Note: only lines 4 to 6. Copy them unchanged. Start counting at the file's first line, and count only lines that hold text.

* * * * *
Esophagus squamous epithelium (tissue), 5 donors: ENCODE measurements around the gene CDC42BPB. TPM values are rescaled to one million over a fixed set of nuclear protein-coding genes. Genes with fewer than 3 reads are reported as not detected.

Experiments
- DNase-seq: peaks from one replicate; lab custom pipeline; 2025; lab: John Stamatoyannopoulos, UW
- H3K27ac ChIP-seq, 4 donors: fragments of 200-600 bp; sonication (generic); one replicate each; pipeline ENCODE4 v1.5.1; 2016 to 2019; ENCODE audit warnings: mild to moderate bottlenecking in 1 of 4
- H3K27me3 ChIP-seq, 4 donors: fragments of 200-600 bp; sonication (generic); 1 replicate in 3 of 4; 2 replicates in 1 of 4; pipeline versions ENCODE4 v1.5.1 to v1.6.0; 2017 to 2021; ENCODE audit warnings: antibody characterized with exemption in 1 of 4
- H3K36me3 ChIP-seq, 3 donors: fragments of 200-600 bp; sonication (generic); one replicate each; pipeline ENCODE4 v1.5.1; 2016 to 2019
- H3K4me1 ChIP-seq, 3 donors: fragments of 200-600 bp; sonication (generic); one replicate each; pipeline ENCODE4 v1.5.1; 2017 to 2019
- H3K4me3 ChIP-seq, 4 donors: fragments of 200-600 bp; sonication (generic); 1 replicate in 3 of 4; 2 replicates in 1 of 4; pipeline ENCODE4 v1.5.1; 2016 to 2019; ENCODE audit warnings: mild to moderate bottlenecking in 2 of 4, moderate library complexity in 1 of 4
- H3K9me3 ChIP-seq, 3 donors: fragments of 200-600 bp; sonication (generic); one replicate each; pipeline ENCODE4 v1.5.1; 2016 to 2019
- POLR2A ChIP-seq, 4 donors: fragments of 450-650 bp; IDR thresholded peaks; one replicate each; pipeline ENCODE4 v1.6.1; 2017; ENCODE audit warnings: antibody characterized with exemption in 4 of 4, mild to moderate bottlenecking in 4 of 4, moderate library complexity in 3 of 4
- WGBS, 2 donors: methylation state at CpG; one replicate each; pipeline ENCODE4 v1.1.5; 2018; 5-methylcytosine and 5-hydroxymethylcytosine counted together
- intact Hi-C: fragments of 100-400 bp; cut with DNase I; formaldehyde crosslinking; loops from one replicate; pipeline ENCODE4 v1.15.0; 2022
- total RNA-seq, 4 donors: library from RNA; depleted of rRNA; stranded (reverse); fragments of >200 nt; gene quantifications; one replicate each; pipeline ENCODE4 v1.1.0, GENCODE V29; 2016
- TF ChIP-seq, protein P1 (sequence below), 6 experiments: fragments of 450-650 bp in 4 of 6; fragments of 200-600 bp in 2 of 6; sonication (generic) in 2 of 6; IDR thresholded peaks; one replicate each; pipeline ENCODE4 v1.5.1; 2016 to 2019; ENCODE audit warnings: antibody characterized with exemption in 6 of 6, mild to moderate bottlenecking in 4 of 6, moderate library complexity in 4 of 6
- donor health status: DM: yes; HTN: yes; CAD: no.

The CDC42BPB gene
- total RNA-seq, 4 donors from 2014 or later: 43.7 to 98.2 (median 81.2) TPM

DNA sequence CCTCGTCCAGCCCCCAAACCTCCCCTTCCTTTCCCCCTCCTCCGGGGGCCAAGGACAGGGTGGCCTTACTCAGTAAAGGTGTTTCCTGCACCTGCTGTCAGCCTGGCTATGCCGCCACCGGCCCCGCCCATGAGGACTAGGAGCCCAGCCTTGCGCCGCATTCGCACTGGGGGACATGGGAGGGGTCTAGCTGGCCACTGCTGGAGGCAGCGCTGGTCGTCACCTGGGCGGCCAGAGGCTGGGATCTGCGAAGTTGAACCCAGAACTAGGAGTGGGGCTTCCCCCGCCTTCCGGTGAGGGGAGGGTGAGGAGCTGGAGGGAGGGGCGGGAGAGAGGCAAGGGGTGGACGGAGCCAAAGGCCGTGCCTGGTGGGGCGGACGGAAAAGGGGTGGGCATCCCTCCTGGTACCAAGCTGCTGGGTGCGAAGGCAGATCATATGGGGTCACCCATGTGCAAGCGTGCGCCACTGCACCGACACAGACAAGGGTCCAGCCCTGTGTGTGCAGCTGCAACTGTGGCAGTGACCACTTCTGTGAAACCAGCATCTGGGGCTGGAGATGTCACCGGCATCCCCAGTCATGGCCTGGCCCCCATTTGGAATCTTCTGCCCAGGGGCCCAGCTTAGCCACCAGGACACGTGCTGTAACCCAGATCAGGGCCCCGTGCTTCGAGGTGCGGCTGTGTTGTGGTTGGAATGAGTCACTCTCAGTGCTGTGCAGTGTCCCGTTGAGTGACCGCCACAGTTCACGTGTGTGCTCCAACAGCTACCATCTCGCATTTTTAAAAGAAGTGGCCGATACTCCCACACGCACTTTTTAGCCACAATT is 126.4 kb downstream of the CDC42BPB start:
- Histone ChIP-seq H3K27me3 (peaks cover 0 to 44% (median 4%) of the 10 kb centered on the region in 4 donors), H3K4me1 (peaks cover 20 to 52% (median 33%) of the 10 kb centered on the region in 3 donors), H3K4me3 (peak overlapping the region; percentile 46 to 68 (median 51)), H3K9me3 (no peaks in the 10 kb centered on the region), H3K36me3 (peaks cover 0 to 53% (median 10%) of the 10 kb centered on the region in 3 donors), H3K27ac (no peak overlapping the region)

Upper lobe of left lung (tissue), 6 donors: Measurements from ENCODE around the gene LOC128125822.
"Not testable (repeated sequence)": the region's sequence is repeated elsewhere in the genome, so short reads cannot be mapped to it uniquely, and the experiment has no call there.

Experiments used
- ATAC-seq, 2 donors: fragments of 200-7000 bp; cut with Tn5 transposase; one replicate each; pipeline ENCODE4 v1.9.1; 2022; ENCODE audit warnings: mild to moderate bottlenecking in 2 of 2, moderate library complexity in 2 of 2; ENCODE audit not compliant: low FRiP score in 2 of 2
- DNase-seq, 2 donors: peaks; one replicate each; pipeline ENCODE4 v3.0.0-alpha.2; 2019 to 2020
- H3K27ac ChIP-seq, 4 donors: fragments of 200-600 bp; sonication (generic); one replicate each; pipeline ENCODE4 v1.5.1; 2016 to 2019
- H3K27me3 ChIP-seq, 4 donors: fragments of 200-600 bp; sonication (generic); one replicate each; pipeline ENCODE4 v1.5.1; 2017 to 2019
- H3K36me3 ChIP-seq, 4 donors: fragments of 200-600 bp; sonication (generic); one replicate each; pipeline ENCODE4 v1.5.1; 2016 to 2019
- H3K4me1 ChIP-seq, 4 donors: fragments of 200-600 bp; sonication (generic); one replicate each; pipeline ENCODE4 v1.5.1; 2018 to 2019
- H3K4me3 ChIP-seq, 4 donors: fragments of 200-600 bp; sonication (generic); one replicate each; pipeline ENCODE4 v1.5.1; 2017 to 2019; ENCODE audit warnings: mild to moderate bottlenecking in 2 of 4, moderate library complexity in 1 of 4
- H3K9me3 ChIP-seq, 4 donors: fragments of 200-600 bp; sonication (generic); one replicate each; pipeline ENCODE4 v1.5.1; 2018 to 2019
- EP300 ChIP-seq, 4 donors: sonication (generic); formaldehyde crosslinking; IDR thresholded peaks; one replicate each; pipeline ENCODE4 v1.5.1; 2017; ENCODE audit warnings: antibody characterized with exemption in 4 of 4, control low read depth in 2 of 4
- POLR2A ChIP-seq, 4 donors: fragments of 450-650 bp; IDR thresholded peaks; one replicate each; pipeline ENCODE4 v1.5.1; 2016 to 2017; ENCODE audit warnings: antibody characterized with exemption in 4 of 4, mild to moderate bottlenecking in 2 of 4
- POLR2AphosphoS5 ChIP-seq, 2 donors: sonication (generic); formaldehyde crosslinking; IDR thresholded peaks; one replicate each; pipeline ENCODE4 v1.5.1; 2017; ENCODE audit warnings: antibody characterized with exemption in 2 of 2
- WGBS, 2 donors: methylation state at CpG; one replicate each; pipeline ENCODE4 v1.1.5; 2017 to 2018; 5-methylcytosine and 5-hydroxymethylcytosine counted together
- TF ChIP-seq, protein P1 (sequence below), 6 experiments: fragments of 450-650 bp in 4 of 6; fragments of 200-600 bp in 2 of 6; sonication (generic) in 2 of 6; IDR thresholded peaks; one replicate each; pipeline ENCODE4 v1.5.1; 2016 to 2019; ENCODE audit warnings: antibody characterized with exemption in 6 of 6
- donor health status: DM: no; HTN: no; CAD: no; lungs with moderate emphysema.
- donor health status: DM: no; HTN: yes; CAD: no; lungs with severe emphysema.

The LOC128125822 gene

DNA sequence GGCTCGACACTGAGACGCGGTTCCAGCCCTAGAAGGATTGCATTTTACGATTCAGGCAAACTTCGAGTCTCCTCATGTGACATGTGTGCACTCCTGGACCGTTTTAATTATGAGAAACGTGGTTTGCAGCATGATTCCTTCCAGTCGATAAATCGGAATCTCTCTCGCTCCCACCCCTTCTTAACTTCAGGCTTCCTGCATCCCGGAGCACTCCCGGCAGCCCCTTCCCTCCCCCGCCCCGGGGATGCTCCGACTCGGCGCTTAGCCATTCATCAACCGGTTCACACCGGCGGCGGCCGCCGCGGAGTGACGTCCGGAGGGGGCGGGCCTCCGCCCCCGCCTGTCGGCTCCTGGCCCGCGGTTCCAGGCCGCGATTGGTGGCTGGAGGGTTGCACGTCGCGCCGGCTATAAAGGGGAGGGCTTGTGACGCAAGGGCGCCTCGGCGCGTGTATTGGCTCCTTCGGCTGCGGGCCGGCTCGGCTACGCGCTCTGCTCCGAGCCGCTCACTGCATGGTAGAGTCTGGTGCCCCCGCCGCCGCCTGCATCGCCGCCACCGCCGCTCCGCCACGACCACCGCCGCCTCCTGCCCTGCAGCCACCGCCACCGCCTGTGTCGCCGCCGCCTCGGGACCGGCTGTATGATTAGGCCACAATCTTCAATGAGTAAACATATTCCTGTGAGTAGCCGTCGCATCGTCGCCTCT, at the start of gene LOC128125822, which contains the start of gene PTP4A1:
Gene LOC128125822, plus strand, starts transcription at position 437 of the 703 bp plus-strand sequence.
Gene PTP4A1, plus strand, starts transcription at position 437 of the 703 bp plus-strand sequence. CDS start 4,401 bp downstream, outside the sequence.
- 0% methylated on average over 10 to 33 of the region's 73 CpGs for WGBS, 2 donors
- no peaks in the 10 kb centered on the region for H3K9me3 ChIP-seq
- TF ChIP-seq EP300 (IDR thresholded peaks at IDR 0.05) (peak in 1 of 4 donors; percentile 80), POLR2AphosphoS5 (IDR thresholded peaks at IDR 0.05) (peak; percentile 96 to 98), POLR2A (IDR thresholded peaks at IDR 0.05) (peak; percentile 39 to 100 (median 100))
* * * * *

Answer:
- H3K27ac ChIP-seq, 4 donors: fragments of 200-600 bp; sonication (generic); one replicate each; pipeline ENCODE4 v1.5.1; 2016 to 2019; ENCODE audit warnings: mild to moderate bottlenecking in 1 of 4
- H3K27me3 ChIP-seq, 4 donors: fragments of 200-600 bp; sonication (generic); 1 replicate in 3 of 4; 2 replicates in 1 of 4; pipeline versions ENCODE4 v1.5.1 to v1.6.0; 2017 to 2021; ENCODE audit warnings: antibody characterized with exemption in 1 of 4
- H3K36me3 ChIP-seq, 3 donors: fragments of 200-600 bp; sonication (generic); one replicate each; pipeline ENCODE4 v1.5.1; 2016 to 2019